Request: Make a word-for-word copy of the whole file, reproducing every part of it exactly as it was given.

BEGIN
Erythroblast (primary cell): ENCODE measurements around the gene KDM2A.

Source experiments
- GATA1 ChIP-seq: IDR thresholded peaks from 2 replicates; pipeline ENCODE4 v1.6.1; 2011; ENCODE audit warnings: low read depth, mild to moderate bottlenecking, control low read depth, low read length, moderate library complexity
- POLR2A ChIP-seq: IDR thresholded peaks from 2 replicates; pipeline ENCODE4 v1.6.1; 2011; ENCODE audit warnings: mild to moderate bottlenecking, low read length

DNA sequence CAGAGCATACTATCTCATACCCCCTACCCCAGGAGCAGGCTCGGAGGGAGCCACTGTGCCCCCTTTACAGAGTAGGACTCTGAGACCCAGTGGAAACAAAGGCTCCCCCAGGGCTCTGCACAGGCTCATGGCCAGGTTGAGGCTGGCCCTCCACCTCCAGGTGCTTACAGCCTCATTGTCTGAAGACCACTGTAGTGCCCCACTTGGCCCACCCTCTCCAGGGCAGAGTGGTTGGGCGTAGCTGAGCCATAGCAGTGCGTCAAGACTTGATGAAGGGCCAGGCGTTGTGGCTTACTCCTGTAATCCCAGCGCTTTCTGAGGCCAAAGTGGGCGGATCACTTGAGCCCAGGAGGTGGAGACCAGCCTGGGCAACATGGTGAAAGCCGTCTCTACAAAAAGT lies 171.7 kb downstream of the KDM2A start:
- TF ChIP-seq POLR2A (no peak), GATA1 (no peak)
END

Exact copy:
Erythroblast (primary cell): ENCODE measurements around the gene KDM2A.

Source experiments
- GATA1 ChIP-seq: IDR thresholded peaks from 2 replicates; pipeline ENCODE4 v1.6.1; 2011; ENCODE audit warnings: low read depth, mild to moderate bottlenecking, control low read depth, low read length, moderate library complexity
- POLR2A ChIP-seq: IDR thresholded peaks from 2 replicates; pipeline ENCODE4 v1.6.1; 2011; ENCODE audit warnings: mild to moderate bottlenecking, low read length

DNA sequence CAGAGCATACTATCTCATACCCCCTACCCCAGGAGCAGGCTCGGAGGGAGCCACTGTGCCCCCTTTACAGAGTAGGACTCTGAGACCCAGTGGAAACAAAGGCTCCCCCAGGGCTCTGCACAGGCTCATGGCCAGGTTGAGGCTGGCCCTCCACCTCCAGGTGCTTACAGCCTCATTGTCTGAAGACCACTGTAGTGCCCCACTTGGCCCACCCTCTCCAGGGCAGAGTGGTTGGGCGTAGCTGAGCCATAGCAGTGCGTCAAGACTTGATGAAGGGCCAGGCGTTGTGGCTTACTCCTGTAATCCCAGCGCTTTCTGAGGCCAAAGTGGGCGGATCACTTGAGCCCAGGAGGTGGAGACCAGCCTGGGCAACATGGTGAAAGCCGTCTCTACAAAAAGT lies 171.7 kb downstream of the KDM2A start:
- TF ChIP-seq POLR2A (no peak), GATA1 (no peak)